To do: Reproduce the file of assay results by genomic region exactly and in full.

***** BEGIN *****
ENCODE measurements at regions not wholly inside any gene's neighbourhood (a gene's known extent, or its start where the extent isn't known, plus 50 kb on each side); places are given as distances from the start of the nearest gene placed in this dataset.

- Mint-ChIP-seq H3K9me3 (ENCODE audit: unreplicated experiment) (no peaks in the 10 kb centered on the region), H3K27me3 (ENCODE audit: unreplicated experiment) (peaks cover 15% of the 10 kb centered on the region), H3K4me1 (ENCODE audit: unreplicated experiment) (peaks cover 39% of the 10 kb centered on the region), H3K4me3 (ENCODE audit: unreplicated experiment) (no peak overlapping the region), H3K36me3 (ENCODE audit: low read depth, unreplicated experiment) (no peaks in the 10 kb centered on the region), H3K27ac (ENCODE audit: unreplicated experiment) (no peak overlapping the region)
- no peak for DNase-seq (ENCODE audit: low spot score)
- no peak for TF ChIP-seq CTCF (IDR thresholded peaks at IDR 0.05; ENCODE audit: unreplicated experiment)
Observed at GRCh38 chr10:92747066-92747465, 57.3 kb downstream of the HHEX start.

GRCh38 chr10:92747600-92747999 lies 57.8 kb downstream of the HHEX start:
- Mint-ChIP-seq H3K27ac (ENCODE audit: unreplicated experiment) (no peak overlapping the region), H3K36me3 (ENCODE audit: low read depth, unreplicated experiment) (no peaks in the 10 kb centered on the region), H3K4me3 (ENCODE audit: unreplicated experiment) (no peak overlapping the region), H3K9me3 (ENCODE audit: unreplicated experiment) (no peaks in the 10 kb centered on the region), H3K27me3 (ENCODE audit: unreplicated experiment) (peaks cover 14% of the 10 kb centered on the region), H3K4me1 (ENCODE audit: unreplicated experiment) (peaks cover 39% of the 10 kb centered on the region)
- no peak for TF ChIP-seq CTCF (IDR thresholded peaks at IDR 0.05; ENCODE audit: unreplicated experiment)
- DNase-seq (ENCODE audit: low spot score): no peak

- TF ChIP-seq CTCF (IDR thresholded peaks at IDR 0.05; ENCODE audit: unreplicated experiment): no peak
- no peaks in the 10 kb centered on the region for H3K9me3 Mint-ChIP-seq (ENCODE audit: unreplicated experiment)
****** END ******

ENCODE measurements at regions not wholly inside any gene's neighbourhood (a gene's known extent, or its start where the extent isn't known, plus 50 kb on each side); places are given as distances from the start of the nearest gene placed in this dataset.

- Mint-ChIP-seq H3K9me3 (ENCODE audit: unreplicated experiment) (no peaks in the 10 kb centered on the region), H3K27me3 (ENCODE audit: unreplicated experiment) (peaks cover 15% of the 10 kb centered on the region), H3K4me1 (ENCODE audit: unreplicated experiment) (peaks cover 39% of the 10 kb centered on the region), H3K4me3 (ENCODE audit: unreplicated experiment) (no peak overlapping the region), H3K36me3 (ENCODE audit: low read depth, unreplicated experiment) (no peaks in the 10 kb centered on the region), H3K27ac (ENCODE audit: unreplicated experiment) (no peak overlapping the region)
- no peak for DNase-seq (ENCODE audit: low spot score)
- no peak for TF ChIP-seq CTCF (IDR thresholded peaks at IDR 0.05; ENCODE audit: unreplicated experiment)
Observed at GRCh38 chr10:92747066-92747465, 57.3 kb downstream of the HHEX start.

GRCh38 chr10:92747600-92747999 lies 57.8 kb downstream of the HHEX start:
- Mint-ChIP-seq H3K27ac (ENCODE audit: unreplicated experiment) (no peak overlapping the region), H3K36me3 (ENCODE audit: low read depth, unreplicated experiment) (no peaks in the 10 kb centered on the region), H3K4me3 (ENCODE audit: unreplicated experiment) (no peak overlapping the region), H3K9me3 (ENCODE audit: unreplicated experiment) (no peaks in the 10 kb centered on the region), H3K27me3 (ENCODE audit: unreplicated experiment) (peaks cover 14% of the 10 kb centered on the region), H3K4me1 (ENCODE audit: unreplicated experiment) (peaks cover 39% of the 10 kb centered on the region)
- no peak for TF ChIP-seq CTCF (IDR thresholded peaks at IDR 0.05; ENCODE audit: unreplicated experiment)
- DNase-seq (ENCODE audit: low spot score): no peak

- TF ChIP-seq CTCF (IDR thresholded peaks at IDR 0.05; ENCODE audit: unreplicated experiment): no peak
- no peaks in the 10 kb centered on the region for H3K9me3 Mint-ChIP-seq (ENCODE audit: unreplicated experiment)